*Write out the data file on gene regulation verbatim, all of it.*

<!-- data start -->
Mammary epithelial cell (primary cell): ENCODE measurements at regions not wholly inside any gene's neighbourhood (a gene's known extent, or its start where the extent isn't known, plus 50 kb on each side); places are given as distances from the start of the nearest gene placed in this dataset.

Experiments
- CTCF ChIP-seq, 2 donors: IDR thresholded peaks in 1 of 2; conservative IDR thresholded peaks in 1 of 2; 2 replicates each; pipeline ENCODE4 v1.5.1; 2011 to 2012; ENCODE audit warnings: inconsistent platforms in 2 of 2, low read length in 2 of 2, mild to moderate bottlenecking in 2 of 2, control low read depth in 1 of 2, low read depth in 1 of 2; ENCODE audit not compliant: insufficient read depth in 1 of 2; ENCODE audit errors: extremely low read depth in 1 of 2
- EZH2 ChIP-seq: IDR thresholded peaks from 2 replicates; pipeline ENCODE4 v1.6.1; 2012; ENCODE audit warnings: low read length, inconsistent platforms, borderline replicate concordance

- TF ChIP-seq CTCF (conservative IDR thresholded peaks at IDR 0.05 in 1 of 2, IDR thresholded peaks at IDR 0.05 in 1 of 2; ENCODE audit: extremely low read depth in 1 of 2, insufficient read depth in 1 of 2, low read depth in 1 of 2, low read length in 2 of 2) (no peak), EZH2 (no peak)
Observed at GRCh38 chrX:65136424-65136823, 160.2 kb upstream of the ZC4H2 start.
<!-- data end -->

Mammary epithelial cell (primary cell): ENCODE measurements at regions not wholly inside any gene's neighbourhood (a gene's known extent, or its start where the extent isn't known, plus 50 kb on each side); places are given as distances from the start of the nearest gene placed in this dataset.

Experiments
- CTCF ChIP-seq, 2 donors: IDR thresholded peaks in 1 of 2; conservative IDR thresholded peaks in 1 of 2; 2 replicates each; pipeline ENCODE4 v1.5.1; 2011 to 2012; ENCODE audit warnings: inconsistent platforms in 2 of 2, low read length in 2 of 2, mild to moderate bottlenecking in 2 of 2, control low read depth in 1 of 2, low read depth in 1 of 2; ENCODE audit not compliant: insufficient read depth in 1 of 2; ENCODE audit errors: extremely low read depth in 1 of 2
- EZH2 ChIP-seq: IDR thresholded peaks from 2 replicates; pipeline ENCODE4 v1.6.1; 2012; ENCODE audit warnings: low read length, inconsistent platforms, borderline replicate concordance

- TF ChIP-seq CTCF (conservative IDR thresholded peaks at IDR 0.05 in 1 of 2, IDR thresholded peaks at IDR 0.05 in 1 of 2; ENCODE audit: extremely low read depth in 1 of 2, insufficient read depth in 1 of 2, low read depth in 1 of 2, low read length in 2 of 2) (no peak), EZH2 (no peak)
Observed at GRCh38 chrX:65136424-65136823, 160.2 kb upstream of the ZC4H2 start.